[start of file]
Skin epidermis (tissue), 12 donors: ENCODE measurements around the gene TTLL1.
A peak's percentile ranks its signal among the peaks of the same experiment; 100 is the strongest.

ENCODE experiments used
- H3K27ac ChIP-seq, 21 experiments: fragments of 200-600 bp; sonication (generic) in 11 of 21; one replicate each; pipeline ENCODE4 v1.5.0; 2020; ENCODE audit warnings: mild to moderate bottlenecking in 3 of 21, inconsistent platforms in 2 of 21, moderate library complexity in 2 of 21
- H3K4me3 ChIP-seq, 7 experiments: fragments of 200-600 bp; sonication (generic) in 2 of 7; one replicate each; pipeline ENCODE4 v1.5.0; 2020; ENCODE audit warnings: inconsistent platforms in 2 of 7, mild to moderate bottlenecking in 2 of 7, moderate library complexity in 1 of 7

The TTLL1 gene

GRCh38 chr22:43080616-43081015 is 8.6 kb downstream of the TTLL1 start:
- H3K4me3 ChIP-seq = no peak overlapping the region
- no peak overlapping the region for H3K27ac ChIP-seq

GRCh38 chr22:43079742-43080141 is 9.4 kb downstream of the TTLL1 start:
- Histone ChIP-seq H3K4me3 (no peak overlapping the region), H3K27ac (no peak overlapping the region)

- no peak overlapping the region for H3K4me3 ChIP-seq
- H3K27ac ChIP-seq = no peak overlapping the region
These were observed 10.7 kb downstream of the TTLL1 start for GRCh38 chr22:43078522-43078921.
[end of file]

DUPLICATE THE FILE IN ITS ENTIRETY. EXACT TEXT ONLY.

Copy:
Skin epidermis (tissue), 12 donors: ENCODE measurements around the gene TTLL1.
A peak's percentile ranks its signal among the peaks of the same experiment; 100 is the strongest.

ENCODE experiments used
- H3K27ac ChIP-seq, 21 experiments: fragments of 200-600 bp; sonication (generic) in 11 of 21; one replicate each; pipeline ENCODE4 v1.5.0; 2020; ENCODE audit warnings: mild to moderate bottlenecking in 3 of 21, inconsistent platforms in 2 of 21, moderate library complexity in 2 of 21
- H3K4me3 ChIP-seq, 7 experiments: fragments of 200-600 bp; sonication (generic) in 2 of 7; one replicate each; pipeline ENCODE4 v1.5.0; 2020; ENCODE audit warnings: inconsistent platforms in 2 of 7, mild to moderate bottlenecking in 2 of 7, moderate library complexity in 1 of 7

The TTLL1 gene

GRCh38 chr22:43080616-43081015 is 8.6 kb downstream of the TTLL1 start:
- H3K4me3 ChIP-seq = no peak overlapping the region
- no peak overlapping the region for H3K27ac ChIP-seq

GRCh38 chr22:43079742-43080141 is 9.4 kb downstream of the TTLL1 start:
- Histone ChIP-seq H3K4me3 (no peak overlapping the region), H3K27ac (no peak overlapping the region)

- no peak overlapping the region for H3K4me3 ChIP-seq
- H3K27ac ChIP-seq = no peak overlapping the region
These were observed 10.7 kb downstream of the TTLL1 start for GRCh38 chr22:43078522-43078921.